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Credit: CDC

Wastewater surveillance, which measures the amount of coronavirus-laced genetic material shed from infected residents, is also showing a rise in cases. The rise in coronavirus levels detected in sewer water over a recent 15-day period is at least 100% in Cobb, DeKalb and Newton counties. In Gwinnett, the increase has surpassed 1,000%, according to the CDC’s tracking program.

This latest wave is putting stress on hospital systems already struggling with staffing issues. COVID hospitalizations surpassed 1,200 for the state on Monday. That is a small percentage of the overall hospital beds available in the state, but large hospitals generally run full or nearly full at the best of times, making any added burden a recipe for trouble.

Emory Healthcare Chief Nurse Executive Sharon Pappas said part of the issue for all hospitals is the worker shortage. The hospitals have beds that could hold patients but must remain closed because there aren’t enough nurses.

On Tuesday, all Emory hospitals from south to north were boarding patients in their emergency rooms who were waiting for admission to the hospital, Pappas said. “That is not typical,” she said.

As of Monday, all three full-service adult hospitals in DeKalb County — Emory University Hospital, Emory Decatur and Emory Hillandale — were reporting “severe” overcrowding and telling ambulances not to bring new patients to their emergency rooms. The same was true for Fulton County’s two downtown Atlanta hospitals, Grady Memorial Hospital and Wellstar Atlanta Medical Center, and on and off for other hospitals north of there.

Eva Lee, a nationally known pandemic researcher in Atlanta, said both urban and rural counties are seeing spikes in hospitalizations related to COVID. The number of deaths has been on the rise since June.

The fact that COVID is also spreading in less populous places, she said, suggests that the people are gathering at events and small parties where the virus can thrive. “This is not the flu, it is not a cold, so we should be careful. Not afraid, but careful,” she said.

Mask guidelines changing

The federal guidance on masking remains the same since the CDC first launched the community transmission tracker in February: the CDC recommends that everyone wear masks in indoor public spaces in high transmission areas. But so far, few local governments have brought back masking requirements.

In metro Atlanta, Gwinnett and Cobb counties have both taken steps this month to re-institute indoor masking in some public buildings. DeKalb County enacted a mask-wearing ordinance in July 2020 and has not yet rescinded it, still requiring masking in county buildings and public places.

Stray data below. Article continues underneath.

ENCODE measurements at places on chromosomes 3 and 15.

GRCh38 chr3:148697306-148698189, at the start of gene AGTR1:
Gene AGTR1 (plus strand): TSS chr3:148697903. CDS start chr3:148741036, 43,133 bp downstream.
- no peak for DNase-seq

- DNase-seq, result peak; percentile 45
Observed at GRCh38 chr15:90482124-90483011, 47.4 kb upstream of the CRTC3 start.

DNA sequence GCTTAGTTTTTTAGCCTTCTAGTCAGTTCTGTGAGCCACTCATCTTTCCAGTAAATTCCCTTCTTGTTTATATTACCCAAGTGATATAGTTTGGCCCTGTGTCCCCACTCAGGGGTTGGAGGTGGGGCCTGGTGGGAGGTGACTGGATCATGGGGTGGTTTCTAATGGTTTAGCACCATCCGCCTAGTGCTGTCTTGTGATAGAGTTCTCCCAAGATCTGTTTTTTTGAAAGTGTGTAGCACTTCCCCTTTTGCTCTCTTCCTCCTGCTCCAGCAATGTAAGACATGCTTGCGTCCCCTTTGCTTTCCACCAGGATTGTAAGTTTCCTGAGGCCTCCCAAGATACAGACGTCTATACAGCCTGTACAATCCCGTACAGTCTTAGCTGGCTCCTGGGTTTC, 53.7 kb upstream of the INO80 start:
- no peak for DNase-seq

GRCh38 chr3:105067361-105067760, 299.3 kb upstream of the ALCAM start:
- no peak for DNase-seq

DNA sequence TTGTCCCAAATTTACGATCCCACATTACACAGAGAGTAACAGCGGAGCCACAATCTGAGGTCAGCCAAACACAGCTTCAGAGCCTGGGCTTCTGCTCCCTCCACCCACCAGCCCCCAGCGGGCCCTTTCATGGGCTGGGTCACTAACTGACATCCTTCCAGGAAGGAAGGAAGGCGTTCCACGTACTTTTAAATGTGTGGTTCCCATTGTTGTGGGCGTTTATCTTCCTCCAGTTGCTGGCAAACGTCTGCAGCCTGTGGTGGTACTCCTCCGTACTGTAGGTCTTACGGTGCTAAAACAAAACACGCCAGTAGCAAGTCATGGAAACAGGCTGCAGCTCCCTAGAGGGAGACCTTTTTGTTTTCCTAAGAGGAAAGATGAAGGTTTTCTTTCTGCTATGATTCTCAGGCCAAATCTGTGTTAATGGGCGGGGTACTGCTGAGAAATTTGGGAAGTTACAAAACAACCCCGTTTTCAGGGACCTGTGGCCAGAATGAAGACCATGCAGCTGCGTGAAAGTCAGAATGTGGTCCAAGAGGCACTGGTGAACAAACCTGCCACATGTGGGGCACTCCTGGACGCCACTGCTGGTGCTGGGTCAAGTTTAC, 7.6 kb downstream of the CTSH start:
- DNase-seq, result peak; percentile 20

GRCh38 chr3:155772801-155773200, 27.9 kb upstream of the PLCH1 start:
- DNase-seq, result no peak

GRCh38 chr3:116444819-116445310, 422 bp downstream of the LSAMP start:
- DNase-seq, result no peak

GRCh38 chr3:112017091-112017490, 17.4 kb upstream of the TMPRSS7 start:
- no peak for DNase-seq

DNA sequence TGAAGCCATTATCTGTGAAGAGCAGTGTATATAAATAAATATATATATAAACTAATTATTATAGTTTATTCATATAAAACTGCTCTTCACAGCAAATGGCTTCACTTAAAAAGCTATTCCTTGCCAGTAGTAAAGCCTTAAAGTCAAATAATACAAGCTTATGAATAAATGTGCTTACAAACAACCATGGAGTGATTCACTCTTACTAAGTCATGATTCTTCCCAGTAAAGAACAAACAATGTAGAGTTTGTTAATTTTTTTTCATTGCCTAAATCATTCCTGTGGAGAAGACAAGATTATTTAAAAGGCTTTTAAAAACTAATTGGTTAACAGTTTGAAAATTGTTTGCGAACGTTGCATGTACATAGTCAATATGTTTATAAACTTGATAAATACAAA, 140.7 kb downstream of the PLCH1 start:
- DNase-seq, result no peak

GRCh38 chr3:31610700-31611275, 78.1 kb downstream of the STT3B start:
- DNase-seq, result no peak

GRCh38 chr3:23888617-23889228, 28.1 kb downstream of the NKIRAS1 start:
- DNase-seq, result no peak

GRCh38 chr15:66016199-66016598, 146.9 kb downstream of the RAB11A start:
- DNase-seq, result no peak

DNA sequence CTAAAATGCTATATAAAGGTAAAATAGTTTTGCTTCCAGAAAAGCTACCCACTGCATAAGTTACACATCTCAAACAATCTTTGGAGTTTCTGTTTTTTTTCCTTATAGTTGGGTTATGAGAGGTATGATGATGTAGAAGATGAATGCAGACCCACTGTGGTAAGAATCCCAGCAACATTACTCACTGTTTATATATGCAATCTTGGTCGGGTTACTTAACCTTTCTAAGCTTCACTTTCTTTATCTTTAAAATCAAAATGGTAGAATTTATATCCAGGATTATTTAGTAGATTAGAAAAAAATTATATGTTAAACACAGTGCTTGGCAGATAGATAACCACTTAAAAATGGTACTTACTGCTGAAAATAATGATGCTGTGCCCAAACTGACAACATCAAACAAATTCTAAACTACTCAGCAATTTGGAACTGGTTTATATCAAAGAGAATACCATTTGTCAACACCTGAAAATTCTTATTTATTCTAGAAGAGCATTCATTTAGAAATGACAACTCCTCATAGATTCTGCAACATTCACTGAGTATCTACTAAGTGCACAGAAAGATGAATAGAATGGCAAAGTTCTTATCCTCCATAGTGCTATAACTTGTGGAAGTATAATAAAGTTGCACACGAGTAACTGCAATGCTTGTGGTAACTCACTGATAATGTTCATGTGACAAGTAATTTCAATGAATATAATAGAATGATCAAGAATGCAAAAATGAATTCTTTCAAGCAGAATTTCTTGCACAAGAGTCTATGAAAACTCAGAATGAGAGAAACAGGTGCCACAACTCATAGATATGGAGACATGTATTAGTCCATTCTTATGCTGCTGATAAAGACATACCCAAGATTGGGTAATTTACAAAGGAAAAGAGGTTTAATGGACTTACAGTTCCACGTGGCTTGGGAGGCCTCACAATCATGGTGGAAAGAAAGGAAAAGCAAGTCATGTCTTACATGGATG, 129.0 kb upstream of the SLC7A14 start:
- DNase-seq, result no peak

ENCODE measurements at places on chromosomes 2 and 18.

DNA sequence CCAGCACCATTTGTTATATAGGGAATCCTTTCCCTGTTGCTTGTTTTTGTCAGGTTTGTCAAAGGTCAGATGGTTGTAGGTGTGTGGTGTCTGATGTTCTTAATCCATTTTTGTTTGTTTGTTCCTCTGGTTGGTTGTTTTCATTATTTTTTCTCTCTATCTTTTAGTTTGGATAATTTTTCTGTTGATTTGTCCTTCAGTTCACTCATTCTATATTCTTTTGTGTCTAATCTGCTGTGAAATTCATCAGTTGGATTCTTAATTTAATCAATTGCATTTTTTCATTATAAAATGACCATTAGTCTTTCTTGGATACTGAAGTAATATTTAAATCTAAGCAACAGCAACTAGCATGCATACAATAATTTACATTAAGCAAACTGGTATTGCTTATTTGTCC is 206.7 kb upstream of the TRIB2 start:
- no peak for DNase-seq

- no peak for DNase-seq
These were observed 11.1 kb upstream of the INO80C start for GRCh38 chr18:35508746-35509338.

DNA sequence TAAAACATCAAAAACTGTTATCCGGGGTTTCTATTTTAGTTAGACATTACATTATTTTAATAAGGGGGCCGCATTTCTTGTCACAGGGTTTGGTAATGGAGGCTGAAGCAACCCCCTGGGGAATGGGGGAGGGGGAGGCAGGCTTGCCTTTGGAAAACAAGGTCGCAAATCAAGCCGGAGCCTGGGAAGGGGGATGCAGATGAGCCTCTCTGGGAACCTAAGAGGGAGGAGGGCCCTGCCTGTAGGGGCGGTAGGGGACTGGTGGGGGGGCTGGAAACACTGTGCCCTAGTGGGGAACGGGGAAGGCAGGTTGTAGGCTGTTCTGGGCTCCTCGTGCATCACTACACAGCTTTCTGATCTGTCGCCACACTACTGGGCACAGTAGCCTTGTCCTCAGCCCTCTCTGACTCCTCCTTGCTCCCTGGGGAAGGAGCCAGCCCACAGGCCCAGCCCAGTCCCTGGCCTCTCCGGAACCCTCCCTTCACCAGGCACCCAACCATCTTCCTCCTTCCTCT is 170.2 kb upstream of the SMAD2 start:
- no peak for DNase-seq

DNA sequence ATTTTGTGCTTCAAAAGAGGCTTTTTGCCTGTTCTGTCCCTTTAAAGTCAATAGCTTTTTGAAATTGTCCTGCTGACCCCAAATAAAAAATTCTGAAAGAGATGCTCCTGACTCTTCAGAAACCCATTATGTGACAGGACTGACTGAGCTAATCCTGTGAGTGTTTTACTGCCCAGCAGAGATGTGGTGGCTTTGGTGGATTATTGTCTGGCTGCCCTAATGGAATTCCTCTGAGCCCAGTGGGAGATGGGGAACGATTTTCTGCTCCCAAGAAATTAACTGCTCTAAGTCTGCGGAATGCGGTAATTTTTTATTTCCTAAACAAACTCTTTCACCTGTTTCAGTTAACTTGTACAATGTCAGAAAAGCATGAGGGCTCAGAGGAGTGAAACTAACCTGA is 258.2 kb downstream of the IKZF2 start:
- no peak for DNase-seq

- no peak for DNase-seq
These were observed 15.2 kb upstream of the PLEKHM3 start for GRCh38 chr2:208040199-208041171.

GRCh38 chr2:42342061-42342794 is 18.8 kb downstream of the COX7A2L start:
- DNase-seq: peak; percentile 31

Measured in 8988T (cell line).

Meanwhile, with high rates of transmission here locally, the Transportation Security Administration has reinstated mask requirements for federal employees at Hartsfield-Jackson International Airport, according to a TSA spokesman.

Gwinnett County is now mandating that all employees wear face masks while inside county buildings, and is “strongly encouraging” visitors to wear them, as hospital bed usage, hospital admissions and the total new coronavirus caseload is high. Mask requirements for visitors inside courtrooms will be at the discretion of the presiding judge.

Nicole Hendrickson, the chairwoman for the Gwinnett County Board of Commissioners, said the safety of their employees is a top priority, and that it’s possible education leaders in the county could also revisit the masking policy in schools ahead of the new school year.

“We have to be responsible to our workforce and ensure that we can continue offering services, because as a county government, we cannot shut down,” she said.

While it’s well known that COVID vaccines are no longer able to prevent most infections, health experts say they are still effective at preventing severe illness and death against the BA.5 omicron subvariant, which is now the most prevalent coronavirus strain in Georgia and the U.S. In addition, vaccine makers are working on updated shots that target new forms of the omicron variant.

Such measures are important, Wu said.

“The word that always comes up whenever you’re talking to healthcare workers is, ‘tired.’ Fatigued. People are tired,” he said.

“So I don’t want this to be the new normal. I don’t even want this to be the trend.”

Staff writer Kelly Yamanouchi contributed to this article.